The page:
Paradise Papers: Isle of Man law 'sanctioned' tax dodge
The Isle of Man passed a law that would help tax evaders, documents in the Paradise Papers show.
Lawyers promoting a scheme allowing Swiss bank clients to hide their cash offered to help the authorities amend rules in November 2004.
The law was changed seven months later, amid an EU clampdown on tax dodging.
BBC Panorama has spoken to the man behind the scheme who claims an Isle of Man regulator was aware the new law would help tax evaders.
Mark Morris, a tax adviser and leading expert on tax loopholes, told the programme regulators in offshore territories used to regularly help financial institutions in this way.
"I think in those times, it was wrong, and there were regulators helping financial institutions," he said.
"But today, this would never be allowed."
'Doesn't seem ethical'
Mr Morris devised the scheme to help wealthy clients avoid the European Union Savings Directive (EUSD).
The EUSD was introduced in 2005 to stop people from within one part of Europe putting assets in an account in another country without declaring it. Most of the people targeted by EUSD were therefore already evading tax.
The idea was that EU-based banks and those in other nations including Switzerland would make automatic deductions for tax from interest payments.
Mr Morris's scheme was designed to be exempt from the reach of the EUSD. It involved Swiss bank deposits being moved into a redeemable insurance product sold by a new Isle of Man company, Minerva Assurance Ltd.
The draft of an agreement with an unnamed bank says of the proposals: "Policy applications and surrenders are transacted expeditiously.... Confidentiality is maintained, as the individual client is not directly involved."
'Get in touch'
The leaked documents outline events in late 2004 when lawyers acting for Mr Morris held talks with the IoM insurance and pensions regulator, David Vick.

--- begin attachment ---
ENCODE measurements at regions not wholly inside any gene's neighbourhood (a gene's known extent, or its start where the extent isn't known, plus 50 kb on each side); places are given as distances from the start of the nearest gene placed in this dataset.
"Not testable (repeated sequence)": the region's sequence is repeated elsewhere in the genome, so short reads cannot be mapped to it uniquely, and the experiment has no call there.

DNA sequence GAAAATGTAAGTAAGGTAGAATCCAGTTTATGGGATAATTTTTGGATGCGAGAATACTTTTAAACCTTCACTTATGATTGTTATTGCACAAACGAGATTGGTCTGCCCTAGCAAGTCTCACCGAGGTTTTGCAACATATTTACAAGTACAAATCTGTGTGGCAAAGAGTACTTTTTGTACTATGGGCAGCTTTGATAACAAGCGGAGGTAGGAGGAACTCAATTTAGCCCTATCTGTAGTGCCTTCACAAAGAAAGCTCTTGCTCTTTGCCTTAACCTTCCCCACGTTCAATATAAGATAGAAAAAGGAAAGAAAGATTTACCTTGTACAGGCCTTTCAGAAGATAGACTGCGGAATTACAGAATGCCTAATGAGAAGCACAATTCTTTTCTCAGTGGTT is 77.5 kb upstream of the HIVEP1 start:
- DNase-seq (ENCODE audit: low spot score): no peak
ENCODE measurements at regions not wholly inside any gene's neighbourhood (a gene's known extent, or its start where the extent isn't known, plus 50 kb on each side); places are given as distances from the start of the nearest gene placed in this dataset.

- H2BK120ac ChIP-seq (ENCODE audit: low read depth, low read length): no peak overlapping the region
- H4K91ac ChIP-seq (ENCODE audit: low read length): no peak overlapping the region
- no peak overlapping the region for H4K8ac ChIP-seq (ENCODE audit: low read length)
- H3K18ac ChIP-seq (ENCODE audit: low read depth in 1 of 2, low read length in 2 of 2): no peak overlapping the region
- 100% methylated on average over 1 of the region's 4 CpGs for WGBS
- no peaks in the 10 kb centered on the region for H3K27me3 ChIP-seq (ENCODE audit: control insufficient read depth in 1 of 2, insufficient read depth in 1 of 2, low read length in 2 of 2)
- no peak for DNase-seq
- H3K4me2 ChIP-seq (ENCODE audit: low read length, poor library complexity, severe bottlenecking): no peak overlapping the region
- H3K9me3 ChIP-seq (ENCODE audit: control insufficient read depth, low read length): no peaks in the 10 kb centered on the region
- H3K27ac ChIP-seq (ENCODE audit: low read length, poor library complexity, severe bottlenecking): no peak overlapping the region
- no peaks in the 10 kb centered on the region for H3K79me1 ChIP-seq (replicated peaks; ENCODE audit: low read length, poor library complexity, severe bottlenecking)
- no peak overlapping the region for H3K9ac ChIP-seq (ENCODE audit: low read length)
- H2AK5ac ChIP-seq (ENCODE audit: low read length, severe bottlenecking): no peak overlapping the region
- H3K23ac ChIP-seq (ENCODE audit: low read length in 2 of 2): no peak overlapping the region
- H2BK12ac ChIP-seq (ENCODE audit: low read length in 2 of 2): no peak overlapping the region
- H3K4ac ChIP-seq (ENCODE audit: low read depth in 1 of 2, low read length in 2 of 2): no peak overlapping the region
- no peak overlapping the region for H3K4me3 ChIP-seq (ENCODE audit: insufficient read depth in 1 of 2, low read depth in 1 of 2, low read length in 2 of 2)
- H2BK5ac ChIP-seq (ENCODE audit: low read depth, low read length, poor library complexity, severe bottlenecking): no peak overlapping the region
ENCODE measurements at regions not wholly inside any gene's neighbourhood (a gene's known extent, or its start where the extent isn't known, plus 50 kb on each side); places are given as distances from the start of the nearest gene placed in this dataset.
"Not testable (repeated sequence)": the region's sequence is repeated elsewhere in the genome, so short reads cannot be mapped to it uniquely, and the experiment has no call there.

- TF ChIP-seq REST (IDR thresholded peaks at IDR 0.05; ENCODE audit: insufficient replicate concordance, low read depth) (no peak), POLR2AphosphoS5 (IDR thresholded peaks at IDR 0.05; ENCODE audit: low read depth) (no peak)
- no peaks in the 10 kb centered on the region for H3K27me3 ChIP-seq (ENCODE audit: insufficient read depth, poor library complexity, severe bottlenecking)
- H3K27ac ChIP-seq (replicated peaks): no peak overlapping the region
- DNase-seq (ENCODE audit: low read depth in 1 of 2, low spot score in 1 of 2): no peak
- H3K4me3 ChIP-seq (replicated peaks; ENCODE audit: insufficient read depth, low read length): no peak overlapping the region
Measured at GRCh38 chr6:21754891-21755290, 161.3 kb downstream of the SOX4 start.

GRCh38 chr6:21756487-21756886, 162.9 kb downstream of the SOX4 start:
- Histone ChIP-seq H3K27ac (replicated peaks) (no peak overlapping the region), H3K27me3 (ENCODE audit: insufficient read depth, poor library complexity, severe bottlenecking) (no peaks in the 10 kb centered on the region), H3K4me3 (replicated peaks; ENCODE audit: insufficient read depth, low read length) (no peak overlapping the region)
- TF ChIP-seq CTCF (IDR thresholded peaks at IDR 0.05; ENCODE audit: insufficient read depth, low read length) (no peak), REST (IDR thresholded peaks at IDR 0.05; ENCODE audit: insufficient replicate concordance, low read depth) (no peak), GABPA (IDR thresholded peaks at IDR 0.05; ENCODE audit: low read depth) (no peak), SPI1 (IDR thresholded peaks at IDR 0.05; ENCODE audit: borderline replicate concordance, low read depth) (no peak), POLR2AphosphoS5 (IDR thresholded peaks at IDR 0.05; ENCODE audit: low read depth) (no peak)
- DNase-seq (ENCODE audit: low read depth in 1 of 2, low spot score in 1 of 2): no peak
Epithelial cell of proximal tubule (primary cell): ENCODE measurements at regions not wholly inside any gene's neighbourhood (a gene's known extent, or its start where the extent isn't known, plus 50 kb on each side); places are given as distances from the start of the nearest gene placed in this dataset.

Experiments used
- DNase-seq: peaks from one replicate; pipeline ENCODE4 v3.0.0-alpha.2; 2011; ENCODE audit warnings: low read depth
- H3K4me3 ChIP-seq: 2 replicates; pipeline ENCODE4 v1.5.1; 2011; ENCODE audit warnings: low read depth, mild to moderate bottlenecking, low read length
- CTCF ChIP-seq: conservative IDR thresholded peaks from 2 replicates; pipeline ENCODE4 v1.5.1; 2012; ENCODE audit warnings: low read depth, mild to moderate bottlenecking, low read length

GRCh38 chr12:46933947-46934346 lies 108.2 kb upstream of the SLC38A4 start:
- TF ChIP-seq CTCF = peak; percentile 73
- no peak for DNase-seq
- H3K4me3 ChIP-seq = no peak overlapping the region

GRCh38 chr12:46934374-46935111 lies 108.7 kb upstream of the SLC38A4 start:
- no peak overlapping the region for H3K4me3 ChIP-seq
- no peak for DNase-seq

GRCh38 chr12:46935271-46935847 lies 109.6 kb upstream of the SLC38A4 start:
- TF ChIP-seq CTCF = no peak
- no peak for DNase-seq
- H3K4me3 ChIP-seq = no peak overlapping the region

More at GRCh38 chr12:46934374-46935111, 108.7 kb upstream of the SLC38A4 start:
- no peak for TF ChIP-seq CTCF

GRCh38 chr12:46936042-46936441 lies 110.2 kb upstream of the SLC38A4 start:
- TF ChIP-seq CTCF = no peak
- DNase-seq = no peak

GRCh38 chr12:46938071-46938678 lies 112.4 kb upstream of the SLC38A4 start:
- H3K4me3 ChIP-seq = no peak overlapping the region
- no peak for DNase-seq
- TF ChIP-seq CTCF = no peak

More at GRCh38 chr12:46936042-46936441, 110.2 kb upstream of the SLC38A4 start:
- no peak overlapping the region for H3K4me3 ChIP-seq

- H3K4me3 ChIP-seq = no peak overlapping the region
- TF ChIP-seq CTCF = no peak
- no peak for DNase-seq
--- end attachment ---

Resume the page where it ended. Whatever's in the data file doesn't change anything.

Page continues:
After it became clear that the new insurance company would not be authorised to operate under existing laws, they appear to have offered to help Mr Vick draft new regulations.
A letter they wrote to Mr Vick in November 2004 after their discussions asks him to get in touch "if you believe it would be helpful for us to provide you with ideas as to how to improve the regulations to more readily accord with our client's proposal".
Mr Vick then emailed them in March 2005 to say a consultation was to take place about proposed changes to the 1986 Insurance Act. He tells the lawyers he would "be particularly interested in any comments that you… have in this regard".
On 17 May 2005, amendments were approved by the IoM parliament, known as the Tynwald, and they took effect on 1 June 2005 - exactly a month before the EUSD began.
Mr Vick retired from the IoM's Insurance and Pension Authority in 2015. Approached about the events, he declined to answer any questions and referred the BBC to the Isle of Man authorities.
The Isle of Man's Chief Minister, Howard Quayle, says the island is a "responsible jurisdiction" and complies with international regulations on tax transparency.
He said the events surrounding the insurance scheme would be investigated but he did not believe the regulator at the time would have knowingly helped to create a law to facilitate tax evasion.
Mr Quayle told Panorama: "If it had happened I would be incredibly disappointed. Give me the opportunity to look at the evidence first and then we'll take action if it is proven."
Mark Morris said he had acted within the law and described the financial structure he devised as one of "many loopholes" available at the time. He said that "nine times out of 10" the investors would have been intending to evade tax.
In the end, the tax dodge was never used because Mark Morris was unable to recruit enough clients.
He said: "Nobody utilised this plan because there were so many other solutions."
Mr Morris later gave evidence to the German parliament on EUSD and helped the European Commission with reform of the rules.
The papers are a huge batch of leaked documents mostly from offshore law firm Appleby, along with corporate registries in 19 tax jurisdictions, which reveal the financial dealings of politicians, celebrities, corporate giants and business leaders.
The 13.4 million records were passed to German newspaper Süddeutsche Zeitung and then shared with the International Consortium of Investigative Journalists (ICIJ). Panorama has led research for the BBC as part of a global investigation involving nearly 100 other media organisations, including the Guardian, in 67 countries. The BBC does not know the identity of the source.
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